“Follow the money” is usually sound advice. But for alternative SME lenders, it’s more of a “follow where the money isn’t” mentality. That’s how invoice financing company Aztec Exchange, based in Ireland, found itself spreading into Spain and Latin America.
But there was more to this global expansion, explained COO Oliver Gabbay, than entering markets where small suppliers are struggling to access financing. He told PYMNTS about the regulatory and economic climates of Spain and LATAM that promote opportunity for the invoice financing world.
Suppliers everywhere struggle with late payments by their corporate buyers, whether due to insolvency or their clients’ own cash flow problems or because buyers use their market power to pay suppliers late in favor of their own cash flow management.
“It’s a struggle, absolutely,” Gabbay said of the late payments climate in Spain and Latin America, where Aztec Exchange has just introduced its early supplier payment tool, ePayMe (known elsewhere as PayMe, which launched earlier this year).
In Spain, he said, the problem is particularly bad. Research published by Atradius last April concluded that Spain continues to struggle with a high rate of insolvency, with the level of business bankruptcies expected to remain twice as high as it was before the financial crisis.
About 87 percent of Spanish businesses said they had experienced late payments by corporate buyers in the last year, with 41.8 percent of the total value of receivables being paid late (above the regional average across Western Europe).
Spain’s average days payable outstanding is higher than the rest of Western Europe, standing at 52 days. More than a fifth of Spanish companies expect this delay to worsen in the future.
Meanwhile, Atradius research conducted across the Americas found that maintaining sufficient cash flow levels is a top concern for Latin American businesses, while over a fifth in the region said collecting outstanding invoices is a major concern. Atradius’ research found that 38.4 percent of the total value of B2B invoices was unpaid by its dude date across the Americas, higher than the European average. Mexico seems to be plagued the worst, with the highest value of outstanding receivables being paid late and the highest percentage of invoices being paid 90 days past due in the Americas.
Indeed, late payments are at the crux of the invoice financing industry. Without late payments, suppliers wouldn’t need financing by these providers to access working capital while they need to get paid. But for Aztec Exchange and other alt-lenders in the market, late payments aren’t always a good thing for the company.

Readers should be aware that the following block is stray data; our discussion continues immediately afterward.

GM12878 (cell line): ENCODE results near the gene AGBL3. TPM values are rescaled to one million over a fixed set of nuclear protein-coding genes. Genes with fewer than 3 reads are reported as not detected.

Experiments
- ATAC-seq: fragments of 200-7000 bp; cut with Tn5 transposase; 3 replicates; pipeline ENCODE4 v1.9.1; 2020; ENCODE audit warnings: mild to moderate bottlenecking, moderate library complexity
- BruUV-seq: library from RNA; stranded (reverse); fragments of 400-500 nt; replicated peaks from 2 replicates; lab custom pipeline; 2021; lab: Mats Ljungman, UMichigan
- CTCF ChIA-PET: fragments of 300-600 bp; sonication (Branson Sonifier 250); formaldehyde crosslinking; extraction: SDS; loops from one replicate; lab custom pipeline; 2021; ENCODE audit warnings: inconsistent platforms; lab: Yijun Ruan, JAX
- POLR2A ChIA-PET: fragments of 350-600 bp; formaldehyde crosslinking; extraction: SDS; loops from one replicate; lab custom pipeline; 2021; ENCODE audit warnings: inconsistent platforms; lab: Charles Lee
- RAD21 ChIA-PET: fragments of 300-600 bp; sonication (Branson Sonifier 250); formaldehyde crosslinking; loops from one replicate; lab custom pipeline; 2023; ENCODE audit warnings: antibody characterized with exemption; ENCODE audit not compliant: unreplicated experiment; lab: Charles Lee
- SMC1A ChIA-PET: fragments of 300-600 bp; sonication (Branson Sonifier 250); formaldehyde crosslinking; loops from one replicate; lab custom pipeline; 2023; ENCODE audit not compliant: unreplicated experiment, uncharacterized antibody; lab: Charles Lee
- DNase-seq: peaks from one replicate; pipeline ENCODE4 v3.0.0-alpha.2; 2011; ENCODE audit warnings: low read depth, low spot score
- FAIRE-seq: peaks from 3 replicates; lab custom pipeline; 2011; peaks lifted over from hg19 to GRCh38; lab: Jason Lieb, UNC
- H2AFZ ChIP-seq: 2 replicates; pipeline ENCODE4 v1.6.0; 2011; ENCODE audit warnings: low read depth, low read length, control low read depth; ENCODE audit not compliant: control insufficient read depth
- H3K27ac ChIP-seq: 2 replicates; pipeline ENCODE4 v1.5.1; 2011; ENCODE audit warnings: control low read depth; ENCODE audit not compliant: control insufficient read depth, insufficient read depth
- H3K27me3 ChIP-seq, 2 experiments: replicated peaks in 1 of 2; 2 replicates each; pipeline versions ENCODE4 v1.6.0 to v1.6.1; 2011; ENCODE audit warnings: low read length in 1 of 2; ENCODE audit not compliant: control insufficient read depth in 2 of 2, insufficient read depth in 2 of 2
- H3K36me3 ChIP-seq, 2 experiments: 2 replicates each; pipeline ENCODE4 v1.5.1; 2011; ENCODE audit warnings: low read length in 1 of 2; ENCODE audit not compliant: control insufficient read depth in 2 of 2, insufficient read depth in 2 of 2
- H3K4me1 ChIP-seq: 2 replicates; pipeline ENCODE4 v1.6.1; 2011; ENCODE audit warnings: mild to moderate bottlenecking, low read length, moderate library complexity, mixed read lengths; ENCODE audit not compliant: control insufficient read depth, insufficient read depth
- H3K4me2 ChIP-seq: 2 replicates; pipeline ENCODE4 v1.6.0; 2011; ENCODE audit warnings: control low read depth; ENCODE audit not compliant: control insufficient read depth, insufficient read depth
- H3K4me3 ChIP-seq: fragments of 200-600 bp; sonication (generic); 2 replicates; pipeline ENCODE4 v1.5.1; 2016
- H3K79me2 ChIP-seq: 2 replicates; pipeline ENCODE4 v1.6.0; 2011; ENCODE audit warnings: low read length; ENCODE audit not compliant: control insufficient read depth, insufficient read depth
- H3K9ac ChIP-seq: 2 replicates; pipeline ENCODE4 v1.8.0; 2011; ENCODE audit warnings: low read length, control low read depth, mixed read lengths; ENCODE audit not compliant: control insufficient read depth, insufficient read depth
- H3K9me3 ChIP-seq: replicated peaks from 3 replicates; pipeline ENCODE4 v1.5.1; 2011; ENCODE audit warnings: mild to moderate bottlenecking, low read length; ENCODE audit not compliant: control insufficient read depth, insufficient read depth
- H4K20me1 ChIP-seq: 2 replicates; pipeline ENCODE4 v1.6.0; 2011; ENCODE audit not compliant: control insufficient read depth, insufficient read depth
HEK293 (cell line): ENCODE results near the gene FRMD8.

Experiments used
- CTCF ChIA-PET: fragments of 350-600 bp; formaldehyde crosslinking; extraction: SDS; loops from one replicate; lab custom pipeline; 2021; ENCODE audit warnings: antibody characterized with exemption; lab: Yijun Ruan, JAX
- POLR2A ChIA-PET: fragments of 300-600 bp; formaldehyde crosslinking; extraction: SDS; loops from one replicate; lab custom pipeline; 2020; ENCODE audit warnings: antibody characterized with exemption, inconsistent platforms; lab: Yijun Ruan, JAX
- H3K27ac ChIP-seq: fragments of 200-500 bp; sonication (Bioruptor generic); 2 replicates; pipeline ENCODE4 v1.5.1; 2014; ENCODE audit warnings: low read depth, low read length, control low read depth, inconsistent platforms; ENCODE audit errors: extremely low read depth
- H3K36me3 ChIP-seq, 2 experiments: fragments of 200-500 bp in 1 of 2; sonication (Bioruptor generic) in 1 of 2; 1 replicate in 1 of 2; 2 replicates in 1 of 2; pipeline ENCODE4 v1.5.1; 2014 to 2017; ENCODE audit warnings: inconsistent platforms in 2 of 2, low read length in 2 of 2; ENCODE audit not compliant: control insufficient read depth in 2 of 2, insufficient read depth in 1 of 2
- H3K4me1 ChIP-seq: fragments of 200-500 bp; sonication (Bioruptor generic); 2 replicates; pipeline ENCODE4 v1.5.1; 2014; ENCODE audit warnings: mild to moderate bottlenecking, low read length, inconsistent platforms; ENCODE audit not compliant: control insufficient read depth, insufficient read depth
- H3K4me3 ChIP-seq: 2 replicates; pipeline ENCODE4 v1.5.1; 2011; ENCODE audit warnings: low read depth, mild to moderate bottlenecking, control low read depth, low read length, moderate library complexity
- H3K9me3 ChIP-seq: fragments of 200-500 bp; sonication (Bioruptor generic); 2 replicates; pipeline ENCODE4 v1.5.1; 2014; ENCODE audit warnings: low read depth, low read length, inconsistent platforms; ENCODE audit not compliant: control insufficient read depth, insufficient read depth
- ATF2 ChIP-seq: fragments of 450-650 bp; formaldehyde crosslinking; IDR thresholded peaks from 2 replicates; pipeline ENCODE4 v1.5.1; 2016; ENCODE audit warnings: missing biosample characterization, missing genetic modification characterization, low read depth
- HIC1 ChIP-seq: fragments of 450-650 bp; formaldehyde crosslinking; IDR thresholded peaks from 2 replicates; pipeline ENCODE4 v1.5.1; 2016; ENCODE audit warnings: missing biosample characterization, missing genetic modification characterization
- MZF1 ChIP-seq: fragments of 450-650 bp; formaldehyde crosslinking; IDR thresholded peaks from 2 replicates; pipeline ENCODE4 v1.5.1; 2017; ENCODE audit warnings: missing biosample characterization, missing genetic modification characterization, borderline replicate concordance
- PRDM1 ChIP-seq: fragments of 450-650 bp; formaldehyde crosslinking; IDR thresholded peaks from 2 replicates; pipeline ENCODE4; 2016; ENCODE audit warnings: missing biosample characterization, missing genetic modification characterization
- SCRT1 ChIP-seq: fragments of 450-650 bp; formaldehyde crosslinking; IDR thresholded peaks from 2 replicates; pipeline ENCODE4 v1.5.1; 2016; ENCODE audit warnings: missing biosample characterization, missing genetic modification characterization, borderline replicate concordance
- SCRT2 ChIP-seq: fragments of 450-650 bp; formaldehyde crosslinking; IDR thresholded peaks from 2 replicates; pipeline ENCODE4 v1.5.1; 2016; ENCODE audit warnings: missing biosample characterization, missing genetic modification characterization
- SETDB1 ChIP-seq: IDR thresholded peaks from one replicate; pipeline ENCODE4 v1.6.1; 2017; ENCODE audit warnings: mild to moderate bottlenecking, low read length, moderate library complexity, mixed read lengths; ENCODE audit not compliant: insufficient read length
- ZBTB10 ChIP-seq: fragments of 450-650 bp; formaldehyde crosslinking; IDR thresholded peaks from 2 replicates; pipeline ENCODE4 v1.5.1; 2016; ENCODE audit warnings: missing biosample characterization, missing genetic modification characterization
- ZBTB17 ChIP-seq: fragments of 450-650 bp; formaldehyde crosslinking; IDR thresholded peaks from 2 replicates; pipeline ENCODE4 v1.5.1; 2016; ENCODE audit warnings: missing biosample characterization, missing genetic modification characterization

It’s part of the firm’s vetting process to understand its borrowers’ clients and to mitigate risk by assessing the quality of corporate buyers and their ability to (eventually) pay invoices. If someone doesn’t pay, it’s bad for the supplier, and it’s bad for the lender.
“For an SME, they have to take opportunities as they come,” Gabbay said. “Typically, they’ll have a mixed book of debts — some good payers, some will be those companies that struggle to pay and some are companies that have good credit quality but are slow to pay because they ultimately have negotiating power to effectively extend their own cash flows and increase working capital.”
The challenge in markets like Spain and Latin America is to analyze the buyers on suppliers’ books to determine whether they’ll actually pay or whether clients have gotten into business with the wrong people.
In the U.S., alternative lenders are facing the threat of a regulatory clampdown. But Gabbay said he sees the opposite for markets like Western Europe and Latin America.
“South America, due to a lot of fiscal compliance requirements and government regulation, there is a high prevalence of usage with respect to electronic invoicing,” he said. “It’s mandatory in many countries.” Spain, too, has eInvoicing mandates as part of the European Commission’s SEPA initiative.
That mandate is helpful to invoice financing companies like Aztec Exchange that depend on eInvoices to seek potential customers, collect data and provide financing (Aztec Exchange’s expansions into Spain and Latin America are facilitated by its partnerships with electronic document company SERES in Spain and eInvoicing firm Gosocket in Chile).
“Regulation has very much been pushing more towards fiscal compliance in the use of electronic invoicing to become increasingly prevalent, and that really helps our cause,” the COO explained, adding that there may be an opportunity for governments in these places to introduce regulations for factoring and supplier finance in particular, but that it’s not yet on his radar — at least, in the near term.
Safe from the threat of regulation, Aztec Exchange will have the opportunity to expand into more markets, Gabbay said, especially those in which eInvoicing is prevalent, but SMEs face a struggle to access working capital to get their companies off the ground and growing.